Latest attack hits web users through top sites

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Latest attack hits web users through top sites

Internet users visiting some of the most popular sites on the web may unwittingly be downloading malicious code that compromises their computers and sets up a relay network for a future onslaught of spam, a security services company warned.

NetSec, which provides managed security services for large businesses and government agencies, began detecting suspicious traffic on several of its customers' networks on yesterday morning, said chief technology officer Brent Houlahan.

Examining firewall logs and other data points on those networks, NetSec found that when users visit certain popular websites - including an online auction, a search engine and a comparison shopping site - they unwittingly download a piece of malicious JavaScript code attached to an image or graphics file on the site.

Without the user's knowledge, the code connects their PC to one of two IP (Internet Protocol) addresses in North America and Russia. From those systems they unknowingly download a piece of malicious code that appears to install a keystroke reader and probably some other malicious code on the computer, Houlahan said.

The code may be gathering the addresses of websites visited by affected users and the passwords used to access them. In addition, the IP address in Russia is a known source of spam, and the code may be creating a network of infected machines that could be used to relay spam across the internet at some later date, he said.

He stressed that NetSec is still examining the code and has yet to determine the exact payload or the intent of the attack.

The SANS Institute's Storm Centre is also studying the outbreak and has found that the code surreptitiously downloads and installs a Trojan horse program named msits.exe, according to Johannes Ullrich, chief technology officer at The SANS Institute's Internet Storm Centre.

Ullrich did not specify what functions are performed by the msits.exe trojan.

NetSec declined to name the affected websites for liability reasons but said they are "big, big sites".

It is probably the web hosting facilities which cache content for those sites that are infected, rather than the "origin servers" at the internet service providers themselves, Houlahan said.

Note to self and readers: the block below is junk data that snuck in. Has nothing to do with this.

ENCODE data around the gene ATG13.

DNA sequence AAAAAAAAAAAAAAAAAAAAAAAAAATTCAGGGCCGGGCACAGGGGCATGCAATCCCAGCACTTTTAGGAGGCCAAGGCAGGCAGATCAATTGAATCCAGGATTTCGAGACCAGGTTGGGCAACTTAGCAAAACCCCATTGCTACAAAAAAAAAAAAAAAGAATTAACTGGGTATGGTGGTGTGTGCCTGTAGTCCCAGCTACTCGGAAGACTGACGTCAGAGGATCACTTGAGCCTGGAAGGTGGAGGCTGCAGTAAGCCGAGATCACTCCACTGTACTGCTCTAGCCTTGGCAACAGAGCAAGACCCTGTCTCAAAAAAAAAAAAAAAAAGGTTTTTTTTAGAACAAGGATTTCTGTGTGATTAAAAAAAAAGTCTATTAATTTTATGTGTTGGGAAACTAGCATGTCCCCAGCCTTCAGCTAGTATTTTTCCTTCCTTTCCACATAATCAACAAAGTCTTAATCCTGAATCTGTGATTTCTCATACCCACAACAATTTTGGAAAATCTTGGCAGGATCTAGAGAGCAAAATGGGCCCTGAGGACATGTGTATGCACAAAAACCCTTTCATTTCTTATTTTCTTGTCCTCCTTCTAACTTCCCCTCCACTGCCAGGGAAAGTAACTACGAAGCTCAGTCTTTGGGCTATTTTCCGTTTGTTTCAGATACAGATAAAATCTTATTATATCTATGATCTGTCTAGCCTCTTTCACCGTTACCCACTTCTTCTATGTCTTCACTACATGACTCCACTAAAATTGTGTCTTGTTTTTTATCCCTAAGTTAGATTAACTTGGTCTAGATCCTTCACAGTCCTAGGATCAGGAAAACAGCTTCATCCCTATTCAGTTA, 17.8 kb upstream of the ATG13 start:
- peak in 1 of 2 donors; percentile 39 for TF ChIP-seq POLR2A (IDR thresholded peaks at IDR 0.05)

"The tricks used in this particular attack method are nothing new. What's significant about this is the fact that it impacts major web hosting facilities," said Dan Frasnelli, manager of NetSec's technical assistance centre.

The attack affects only users running Microsoft's Windows operating system and Internet Explorer browser, he said.

It was unclear how the attack originated, but it may exploit a known vulnerability in Microsoft's IIS (Internet Information Services) web server software at the web hosting facilities, Frasnelli said.

The US Computer Emergency Response Team (Cert) called on system administrators running IIS version 5 to verify to ensure there is no unusual JavaScript appended to the bottom of pages served by their system.

It was also unclear how many systems had been compromised and how widespread was the problem. NetSec said it had protected its own customers by writing custom intrusion detection signatures and blocking its customers' PCs from visiting the IP addresses involved in the attack.

"There's a potential for widespread impact because currently the [anti-virus] suppliers don't have a signature for it," Frasnelli said.

Cert said the attack was another example of why users must exercise caution when JavaScript is enabled on their systems and recommended it be disabled unless it is absolutely necessary. The group warned even web servers trusted by the user may be affected by this attack and contain malicious code.

James Niccolai, Paul Roberts and Martyn Williams write for IDG News Service


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